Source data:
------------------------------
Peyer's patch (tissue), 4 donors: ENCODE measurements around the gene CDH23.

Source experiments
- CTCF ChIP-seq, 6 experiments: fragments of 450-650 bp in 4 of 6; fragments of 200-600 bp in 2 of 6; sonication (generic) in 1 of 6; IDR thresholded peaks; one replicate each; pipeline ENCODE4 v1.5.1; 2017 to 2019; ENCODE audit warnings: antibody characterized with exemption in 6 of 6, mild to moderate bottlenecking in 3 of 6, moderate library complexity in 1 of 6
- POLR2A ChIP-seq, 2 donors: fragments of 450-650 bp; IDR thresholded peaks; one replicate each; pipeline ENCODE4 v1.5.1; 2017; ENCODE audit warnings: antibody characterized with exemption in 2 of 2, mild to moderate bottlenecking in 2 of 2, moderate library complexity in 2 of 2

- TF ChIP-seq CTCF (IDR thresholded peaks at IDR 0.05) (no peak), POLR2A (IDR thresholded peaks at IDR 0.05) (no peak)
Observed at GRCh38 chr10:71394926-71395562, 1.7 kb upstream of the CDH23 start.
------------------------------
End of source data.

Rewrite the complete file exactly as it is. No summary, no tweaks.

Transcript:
Peyer's patch (tissue), 4 donors: ENCODE measurements around the gene CDH23.

Source experiments
- CTCF ChIP-seq, 6 experiments: fragments of 450-650 bp in 4 of 6; fragments of 200-600 bp in 2 of 6; sonication (generic) in 1 of 6; IDR thresholded peaks; one replicate each; pipeline ENCODE4 v1.5.1; 2017 to 2019; ENCODE audit warnings: antibody characterized with exemption in 6 of 6, mild to moderate bottlenecking in 3 of 6, moderate library complexity in 1 of 6
- POLR2A ChIP-seq, 2 donors: fragments of 450-650 bp; IDR thresholded peaks; one replicate each; pipeline ENCODE4 v1.5.1; 2017; ENCODE audit warnings: antibody characterized with exemption in 2 of 2, mild to moderate bottlenecking in 2 of 2, moderate library complexity in 2 of 2

- TF ChIP-seq CTCF (IDR thresholded peaks at IDR 0.05) (no peak), POLR2A (IDR thresholded peaks at IDR 0.05) (no peak)
Observed at GRCh38 chr10:71394926-71395562, 1.7 kb upstream of the CDH23 start.